Rockford Lhotka

 Thursday, January 19, 2006
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In a previous post I discussed some issues I’ve been having with the ASP.NET Development Server (aka VS Host or Cassini).


I have more information direct from Microsoft on my issue. It turns out that it is “by design”, and a sad thing this is… VS Host is designed such that the thread on which your code runs can (and does) go between AppDomains.


Objects placed on the Thread object, such as the CurrentPrincipal, must be serializable and the assembly must be available to all AppDomains; even the primary AppDomain that isn’t running as part of your web site!


And this is the root of my problem. I create a custom IPrincipal object in an assembly (dll). I put it in the Bin directory and then use it – which of course means it ends up on the Thread object. Cassini then runs my code in an AppDomain for my web site and all is well until it switches out into another AppDomain that isn’t running my web site (but rather is just running Cassini itself). Boom!


Why boom? Well, that custom IPrincipal object on the thread is still on the thread. When the thread switches to the other AppDomain, objects directly attached to the thread (like CurrentPrincipal) are automatically serialized, the byte stream transferred to the new AppDomain, and deserialized into the new AppDomain. This means that the new AppDomain must have access to the assembly containing the custom IPrincipal class – but of course it doesn’t, because it isn’t running as part of the web site and thus doesn’t have access to the Bin directory.


What’s the answer? Either don’t use Cassini (which has been my answer), or install the assembly with the custom IPrincipal into the GAC. Technically the latter answer is the “right” one, but that has the ugly side-effect of preventing rapid custom application development. All of a sudden you can’t just change a bit of code and press F5 to test; instead you must build your code, update the GAC and then you can test. Nasty…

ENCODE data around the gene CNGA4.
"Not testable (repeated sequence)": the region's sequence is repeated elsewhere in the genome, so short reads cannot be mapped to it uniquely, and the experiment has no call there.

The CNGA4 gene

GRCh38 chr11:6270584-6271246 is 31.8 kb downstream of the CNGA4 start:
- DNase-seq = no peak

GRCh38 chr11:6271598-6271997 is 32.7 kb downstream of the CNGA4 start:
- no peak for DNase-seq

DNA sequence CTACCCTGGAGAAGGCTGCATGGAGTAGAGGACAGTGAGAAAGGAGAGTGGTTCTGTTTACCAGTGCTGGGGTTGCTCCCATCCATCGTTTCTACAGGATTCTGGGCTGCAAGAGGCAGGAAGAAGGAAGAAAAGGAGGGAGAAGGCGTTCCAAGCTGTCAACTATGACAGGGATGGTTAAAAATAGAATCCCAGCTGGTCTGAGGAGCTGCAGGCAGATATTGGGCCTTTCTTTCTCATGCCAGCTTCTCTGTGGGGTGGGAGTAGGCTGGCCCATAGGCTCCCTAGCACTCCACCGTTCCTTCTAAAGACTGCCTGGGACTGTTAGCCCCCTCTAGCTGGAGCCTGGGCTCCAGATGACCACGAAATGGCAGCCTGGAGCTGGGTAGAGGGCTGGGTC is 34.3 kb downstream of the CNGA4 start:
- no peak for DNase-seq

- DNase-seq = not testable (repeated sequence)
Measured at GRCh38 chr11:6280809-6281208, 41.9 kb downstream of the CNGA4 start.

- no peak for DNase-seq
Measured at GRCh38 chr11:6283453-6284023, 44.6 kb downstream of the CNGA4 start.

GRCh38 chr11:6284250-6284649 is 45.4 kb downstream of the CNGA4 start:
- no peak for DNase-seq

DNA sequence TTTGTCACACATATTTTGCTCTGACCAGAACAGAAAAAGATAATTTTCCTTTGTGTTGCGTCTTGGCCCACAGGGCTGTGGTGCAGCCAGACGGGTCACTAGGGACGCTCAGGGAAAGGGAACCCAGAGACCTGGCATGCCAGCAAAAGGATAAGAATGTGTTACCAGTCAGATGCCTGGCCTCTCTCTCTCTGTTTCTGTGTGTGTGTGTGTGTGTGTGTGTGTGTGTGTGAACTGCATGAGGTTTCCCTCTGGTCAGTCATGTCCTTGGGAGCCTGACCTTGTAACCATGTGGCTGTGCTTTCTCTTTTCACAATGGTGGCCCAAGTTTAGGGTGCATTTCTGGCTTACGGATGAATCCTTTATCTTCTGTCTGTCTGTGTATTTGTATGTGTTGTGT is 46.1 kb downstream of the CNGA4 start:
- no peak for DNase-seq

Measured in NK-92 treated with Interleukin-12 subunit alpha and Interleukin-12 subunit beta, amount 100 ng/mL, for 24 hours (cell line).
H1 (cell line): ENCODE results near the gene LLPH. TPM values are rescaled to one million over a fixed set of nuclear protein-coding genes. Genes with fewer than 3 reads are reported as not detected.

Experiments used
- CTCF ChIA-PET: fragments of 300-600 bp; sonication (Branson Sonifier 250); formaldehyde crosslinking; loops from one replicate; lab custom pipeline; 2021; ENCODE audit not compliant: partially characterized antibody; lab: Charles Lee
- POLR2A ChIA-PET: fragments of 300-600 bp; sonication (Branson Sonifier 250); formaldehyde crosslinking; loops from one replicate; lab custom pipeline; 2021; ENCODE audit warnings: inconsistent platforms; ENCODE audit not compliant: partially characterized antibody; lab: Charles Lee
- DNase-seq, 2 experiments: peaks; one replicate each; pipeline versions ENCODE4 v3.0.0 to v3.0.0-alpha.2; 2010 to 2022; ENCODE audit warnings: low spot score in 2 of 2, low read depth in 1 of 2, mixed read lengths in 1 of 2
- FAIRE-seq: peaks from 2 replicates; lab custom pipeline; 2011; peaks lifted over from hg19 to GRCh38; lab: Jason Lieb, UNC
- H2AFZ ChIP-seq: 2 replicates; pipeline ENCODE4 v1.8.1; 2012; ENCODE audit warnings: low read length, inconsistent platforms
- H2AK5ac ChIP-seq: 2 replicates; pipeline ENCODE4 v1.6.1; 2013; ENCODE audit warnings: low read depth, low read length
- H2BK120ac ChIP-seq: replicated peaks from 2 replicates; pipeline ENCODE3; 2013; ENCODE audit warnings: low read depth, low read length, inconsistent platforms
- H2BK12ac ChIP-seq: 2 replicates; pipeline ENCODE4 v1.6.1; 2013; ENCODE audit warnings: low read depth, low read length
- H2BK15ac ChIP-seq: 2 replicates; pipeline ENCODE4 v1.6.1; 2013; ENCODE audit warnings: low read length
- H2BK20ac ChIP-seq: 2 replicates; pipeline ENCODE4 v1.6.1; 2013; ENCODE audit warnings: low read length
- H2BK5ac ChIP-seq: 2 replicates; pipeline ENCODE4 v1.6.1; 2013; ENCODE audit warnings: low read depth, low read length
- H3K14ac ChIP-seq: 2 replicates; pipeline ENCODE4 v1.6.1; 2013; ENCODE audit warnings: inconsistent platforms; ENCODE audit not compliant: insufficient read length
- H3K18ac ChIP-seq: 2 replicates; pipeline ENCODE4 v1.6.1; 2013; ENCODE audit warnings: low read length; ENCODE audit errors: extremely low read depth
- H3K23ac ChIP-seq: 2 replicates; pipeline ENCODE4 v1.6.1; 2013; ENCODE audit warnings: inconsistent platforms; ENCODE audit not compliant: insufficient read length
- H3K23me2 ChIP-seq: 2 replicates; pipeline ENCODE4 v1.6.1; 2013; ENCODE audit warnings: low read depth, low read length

As an aside, this is exactly the same issue you’ll run into when using nunit to test code that uses a custom IPrincipal on the thread. Unlike nunit however, you can’t predict when Cassini will switch you to another AppDomain so you can’t work around the issue by clearing the CurrentPrincipal like you can with nunit (or at least I haven’t found the magic point at which to do it…).


What’s really scary is that it was implied that this could happen under IIS as well – but that flies in the face of years of experiential evidence to the contrary. I guess the safe thing to do is to treat IIS like Cassini, and put shared assemblies in the GAC. But I’m not sure I’m ready to advocate that yet, because that means complicating installs a whole lot, and I’ve never encountered this threading issue under IIS so I don’t think it is a real issue.